In neutron stars, protons may do the heavy lifting
by Staff Writers
Tel Aviv, Israel (SPX) Aug 23, 2018
Neutron stars are the smallest, densest stars in the universe, born out of the gravitational collapse of extremely massive stars. True to their name, neutron stars are composed almost entirely of neutrons - neutral subatomic particles that have been compressed into a small, incredibly dense celestial package.
A new study in Nature suggests that some properties of neutron stars may be influenced not only by their multitude of densely packed neutrons, but also by a substantially smaller fraction of protons - positively charged particles that make up just 5 percent of a neutron star. Because protons may carry substantially more energy than previously thought, they may contribute to properties of a neutron star such as its stiffness, its ratio of mass to size and its process of cooling.
The research was led by Prof. Eli Piasetzky of Tel Aviv University's School of Physics, Prof. Or Hen of the Massachusetts Institute of Technology (MIT), and Prof. Larry Weinstein of Old Dominion University. The graduate student who analyzed the data was Meytal Duer of TAU's School of Physics.
Protons more significant than originally believed
"We think that when you have a neutron-rich nucleus, the protons move faster than the neutrons, so in some sense protons carry the action on average," Prof. Hen continues. "Even though protons are the minority in the star, we think the minority rules. Protons seem to be very active, and we think they might determine several properties of the star."
"The cosmological abundance of nuclei is not well understood," says Prof. Piasetzky. "We think that the merging of two neutron stars is one of the main processes in the universe that create nuclei heavier than iron, such as gold. Our study of neutron-rich nuclei indicates that we must reconsider the role played by the small fraction of protons in the neutron star and its impact on the nuclei creation process."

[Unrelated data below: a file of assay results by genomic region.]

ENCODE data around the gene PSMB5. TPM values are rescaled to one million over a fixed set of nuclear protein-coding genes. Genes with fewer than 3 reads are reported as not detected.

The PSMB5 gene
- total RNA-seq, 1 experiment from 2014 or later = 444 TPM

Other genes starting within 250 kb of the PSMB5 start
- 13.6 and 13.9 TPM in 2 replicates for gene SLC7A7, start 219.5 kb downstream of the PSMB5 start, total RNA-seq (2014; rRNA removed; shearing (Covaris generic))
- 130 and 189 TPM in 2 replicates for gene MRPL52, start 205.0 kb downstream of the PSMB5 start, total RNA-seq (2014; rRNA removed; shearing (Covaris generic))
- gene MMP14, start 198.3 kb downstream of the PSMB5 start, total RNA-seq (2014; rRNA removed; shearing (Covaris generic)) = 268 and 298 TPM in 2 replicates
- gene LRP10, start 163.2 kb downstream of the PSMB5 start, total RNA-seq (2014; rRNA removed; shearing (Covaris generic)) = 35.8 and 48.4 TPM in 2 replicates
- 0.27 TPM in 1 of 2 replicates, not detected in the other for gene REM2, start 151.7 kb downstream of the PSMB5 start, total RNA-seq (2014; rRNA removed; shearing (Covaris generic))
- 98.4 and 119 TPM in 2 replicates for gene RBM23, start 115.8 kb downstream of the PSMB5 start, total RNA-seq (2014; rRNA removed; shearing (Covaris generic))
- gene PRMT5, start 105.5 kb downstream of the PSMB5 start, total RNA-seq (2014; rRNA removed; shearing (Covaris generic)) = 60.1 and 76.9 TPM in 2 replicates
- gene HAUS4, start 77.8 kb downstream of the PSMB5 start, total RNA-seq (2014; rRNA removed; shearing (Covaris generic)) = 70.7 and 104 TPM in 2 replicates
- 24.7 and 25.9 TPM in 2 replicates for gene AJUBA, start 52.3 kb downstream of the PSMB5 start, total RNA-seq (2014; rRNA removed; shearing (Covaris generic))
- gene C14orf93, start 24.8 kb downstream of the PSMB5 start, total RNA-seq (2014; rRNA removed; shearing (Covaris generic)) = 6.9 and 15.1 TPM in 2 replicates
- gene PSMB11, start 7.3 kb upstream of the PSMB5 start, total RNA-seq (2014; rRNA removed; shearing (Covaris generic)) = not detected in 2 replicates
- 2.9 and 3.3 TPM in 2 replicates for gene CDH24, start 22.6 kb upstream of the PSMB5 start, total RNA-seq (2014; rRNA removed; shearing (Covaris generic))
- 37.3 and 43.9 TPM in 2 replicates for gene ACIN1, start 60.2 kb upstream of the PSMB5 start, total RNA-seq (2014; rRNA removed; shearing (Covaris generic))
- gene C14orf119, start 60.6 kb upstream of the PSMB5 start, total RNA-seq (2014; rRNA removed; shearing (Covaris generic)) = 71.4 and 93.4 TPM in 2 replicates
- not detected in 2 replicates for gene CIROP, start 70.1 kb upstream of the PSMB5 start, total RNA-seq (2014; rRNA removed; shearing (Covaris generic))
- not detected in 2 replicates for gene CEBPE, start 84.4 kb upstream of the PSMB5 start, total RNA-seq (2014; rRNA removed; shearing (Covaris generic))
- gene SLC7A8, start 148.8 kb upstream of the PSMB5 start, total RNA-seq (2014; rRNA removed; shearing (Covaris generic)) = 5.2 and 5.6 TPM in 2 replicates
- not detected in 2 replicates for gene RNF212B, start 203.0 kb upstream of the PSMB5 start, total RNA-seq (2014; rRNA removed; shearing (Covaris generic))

The researchers looked for signs of proton and neutron pairs in carbon, aluminium, iron and lead nuclei, each with a progressively higher ratio of neutrons to protons. They found that, as the relative number of neutrons in an atom increased, so did the probability that a proton would form an energetic pair. The likelihood that a neutron would pair up, however, stayed about the same.
"This trend suggests that, in objects with high neutron density, the minority protons carry a disproportionally large part of the average energy," says Prof. Piasetzky.
Squeezing more science out of an experiment
Along with their varying sizes, each of the four nuclei has a different ratio of neutrons to protons, with carbon having the fewest neutrons and lead the most. The group studied the data for signs of high-energy protons and neutrons - indications that the particles had paired up - and whether the probability of this pairing changed as the ratio of neutrons to protons increased.
"People were using the detector to look at specific interactions, but it also measured a bunch of other reactions that took place at the same time," says Prof. Larry Weinstein of Old Dominion University. "So we thought, let's dig into this data and see if there's anything interesting there. We want to squeeze as much science as we can out of experiments that have already run."
Eventually, the team observed that as the number of neutrons in an atom's nucleus increased, the probability of protons having high energies (and having paired up with a neutron) increased significantly. The probability for neutrons to have these high energies remained the same.
Astronomers find far fewer galaxies than they expected
Los Angeles CA (SPX) Aug 20, 2018
University of California astronomers, including three from UCLA, have resolved a mystery about the early universe and its first galaxies. Astronomers have known that more than 12 billion years ago, about 1 billion years after the Big Bang, the gas in deep space was, on average, much more opaque than it is now in some regions, although the opacity varied widely from place to place. But they weren't sure about what caused those variations. To learn why the differences occurred, the astronomers used ... read more
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